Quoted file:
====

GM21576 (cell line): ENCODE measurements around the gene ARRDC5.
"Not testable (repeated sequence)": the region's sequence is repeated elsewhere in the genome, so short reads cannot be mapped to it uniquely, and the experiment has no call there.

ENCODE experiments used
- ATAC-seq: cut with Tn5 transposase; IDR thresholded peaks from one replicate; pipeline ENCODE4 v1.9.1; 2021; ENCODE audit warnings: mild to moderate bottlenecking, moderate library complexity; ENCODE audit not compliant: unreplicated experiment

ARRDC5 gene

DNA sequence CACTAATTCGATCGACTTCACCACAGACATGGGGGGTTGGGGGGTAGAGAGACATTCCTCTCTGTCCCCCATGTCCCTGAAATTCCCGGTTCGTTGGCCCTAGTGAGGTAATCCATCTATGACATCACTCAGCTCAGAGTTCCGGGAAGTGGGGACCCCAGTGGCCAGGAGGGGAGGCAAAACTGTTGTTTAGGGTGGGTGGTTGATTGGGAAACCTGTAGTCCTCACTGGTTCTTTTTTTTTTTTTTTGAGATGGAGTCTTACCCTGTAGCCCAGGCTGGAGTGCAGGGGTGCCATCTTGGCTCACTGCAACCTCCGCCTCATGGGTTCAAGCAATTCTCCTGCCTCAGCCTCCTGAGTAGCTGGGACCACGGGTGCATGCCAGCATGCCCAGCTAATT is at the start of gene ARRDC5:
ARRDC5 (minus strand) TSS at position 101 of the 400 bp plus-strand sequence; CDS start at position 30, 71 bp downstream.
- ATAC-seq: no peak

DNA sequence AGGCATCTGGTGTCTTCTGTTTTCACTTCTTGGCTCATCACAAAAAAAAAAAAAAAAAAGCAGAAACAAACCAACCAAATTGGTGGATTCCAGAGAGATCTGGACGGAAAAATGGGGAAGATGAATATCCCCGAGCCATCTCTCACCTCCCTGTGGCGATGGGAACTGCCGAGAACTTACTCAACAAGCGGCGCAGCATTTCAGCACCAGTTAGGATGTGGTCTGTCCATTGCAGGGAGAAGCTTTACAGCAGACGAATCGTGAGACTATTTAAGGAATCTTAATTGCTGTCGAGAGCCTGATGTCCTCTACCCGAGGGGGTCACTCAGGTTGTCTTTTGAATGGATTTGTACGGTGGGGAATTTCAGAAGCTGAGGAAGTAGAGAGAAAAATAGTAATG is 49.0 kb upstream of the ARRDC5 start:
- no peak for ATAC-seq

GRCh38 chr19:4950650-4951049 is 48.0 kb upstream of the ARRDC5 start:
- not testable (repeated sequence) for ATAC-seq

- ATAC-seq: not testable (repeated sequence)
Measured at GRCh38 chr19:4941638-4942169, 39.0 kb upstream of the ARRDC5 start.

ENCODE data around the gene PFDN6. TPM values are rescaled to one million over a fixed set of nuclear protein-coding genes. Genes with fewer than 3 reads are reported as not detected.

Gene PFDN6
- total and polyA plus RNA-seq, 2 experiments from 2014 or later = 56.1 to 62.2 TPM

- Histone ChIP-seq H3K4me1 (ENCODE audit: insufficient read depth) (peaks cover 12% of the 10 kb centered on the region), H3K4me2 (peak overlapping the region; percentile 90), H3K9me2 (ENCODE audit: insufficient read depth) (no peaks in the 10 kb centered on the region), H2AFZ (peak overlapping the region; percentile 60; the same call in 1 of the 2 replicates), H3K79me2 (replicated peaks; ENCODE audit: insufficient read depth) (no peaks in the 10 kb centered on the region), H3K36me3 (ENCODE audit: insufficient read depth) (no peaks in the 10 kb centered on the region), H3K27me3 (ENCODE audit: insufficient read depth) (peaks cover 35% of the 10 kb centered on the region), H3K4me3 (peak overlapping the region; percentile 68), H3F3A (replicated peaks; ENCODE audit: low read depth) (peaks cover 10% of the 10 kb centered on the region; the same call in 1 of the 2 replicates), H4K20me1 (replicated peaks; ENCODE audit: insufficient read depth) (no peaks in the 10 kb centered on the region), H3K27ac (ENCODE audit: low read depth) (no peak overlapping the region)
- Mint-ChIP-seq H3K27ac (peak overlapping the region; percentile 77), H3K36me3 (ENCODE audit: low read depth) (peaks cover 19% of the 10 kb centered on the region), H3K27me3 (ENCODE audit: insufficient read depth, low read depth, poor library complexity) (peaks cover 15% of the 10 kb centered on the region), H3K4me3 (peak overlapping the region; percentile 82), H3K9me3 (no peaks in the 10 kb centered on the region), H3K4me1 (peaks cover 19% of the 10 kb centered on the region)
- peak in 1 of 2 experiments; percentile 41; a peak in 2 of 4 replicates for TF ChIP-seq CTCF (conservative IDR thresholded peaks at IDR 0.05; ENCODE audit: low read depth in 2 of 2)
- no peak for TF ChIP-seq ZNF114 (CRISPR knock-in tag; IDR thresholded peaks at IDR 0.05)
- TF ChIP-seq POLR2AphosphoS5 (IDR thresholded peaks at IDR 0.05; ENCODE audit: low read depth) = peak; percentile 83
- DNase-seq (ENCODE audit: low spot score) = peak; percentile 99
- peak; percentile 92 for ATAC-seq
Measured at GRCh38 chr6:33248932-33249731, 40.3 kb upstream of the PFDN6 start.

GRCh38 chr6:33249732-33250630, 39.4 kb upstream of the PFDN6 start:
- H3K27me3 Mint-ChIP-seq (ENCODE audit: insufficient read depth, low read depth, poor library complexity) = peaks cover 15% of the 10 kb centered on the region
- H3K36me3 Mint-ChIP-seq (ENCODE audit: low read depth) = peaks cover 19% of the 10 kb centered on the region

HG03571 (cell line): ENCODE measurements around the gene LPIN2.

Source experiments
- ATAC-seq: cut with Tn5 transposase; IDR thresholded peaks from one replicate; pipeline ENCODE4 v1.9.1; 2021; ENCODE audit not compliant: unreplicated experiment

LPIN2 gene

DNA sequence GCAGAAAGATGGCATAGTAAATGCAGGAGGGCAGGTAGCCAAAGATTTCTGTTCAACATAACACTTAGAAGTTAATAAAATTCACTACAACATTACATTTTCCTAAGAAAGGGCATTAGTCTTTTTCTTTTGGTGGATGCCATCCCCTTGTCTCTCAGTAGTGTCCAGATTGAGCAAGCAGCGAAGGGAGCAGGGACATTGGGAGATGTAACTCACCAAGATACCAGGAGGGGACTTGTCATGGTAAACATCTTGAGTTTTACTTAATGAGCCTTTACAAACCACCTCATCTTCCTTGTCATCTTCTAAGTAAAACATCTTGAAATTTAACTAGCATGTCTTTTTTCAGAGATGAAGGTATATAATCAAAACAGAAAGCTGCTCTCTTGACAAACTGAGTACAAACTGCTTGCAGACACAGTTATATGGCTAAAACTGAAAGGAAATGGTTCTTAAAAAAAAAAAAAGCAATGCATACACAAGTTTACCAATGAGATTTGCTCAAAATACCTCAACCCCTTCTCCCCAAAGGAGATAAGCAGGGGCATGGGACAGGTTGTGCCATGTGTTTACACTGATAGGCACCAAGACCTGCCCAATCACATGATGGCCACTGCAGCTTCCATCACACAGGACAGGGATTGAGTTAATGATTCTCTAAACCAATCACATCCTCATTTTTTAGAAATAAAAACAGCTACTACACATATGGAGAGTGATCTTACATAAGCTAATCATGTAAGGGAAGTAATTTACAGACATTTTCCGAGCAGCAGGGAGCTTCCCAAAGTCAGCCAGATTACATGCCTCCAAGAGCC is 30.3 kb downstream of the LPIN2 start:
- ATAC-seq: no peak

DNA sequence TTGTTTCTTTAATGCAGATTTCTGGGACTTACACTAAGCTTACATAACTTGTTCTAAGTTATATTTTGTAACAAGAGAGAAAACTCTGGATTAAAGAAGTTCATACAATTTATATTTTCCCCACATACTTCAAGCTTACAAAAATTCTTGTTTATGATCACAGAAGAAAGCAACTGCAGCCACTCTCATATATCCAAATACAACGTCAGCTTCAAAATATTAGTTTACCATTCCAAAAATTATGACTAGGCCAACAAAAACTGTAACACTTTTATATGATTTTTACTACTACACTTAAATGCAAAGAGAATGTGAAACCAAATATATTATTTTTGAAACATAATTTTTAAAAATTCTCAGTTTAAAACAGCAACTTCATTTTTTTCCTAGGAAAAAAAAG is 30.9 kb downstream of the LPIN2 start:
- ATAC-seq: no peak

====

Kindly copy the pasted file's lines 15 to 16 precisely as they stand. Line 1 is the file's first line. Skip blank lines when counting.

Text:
ENCODE data around the gene PFDN6. TPM values are rescaled to one million over a fixed set of nuclear protein-coding genes. Genes with fewer than 3 reads are reported as not detected.

Gene PFDN6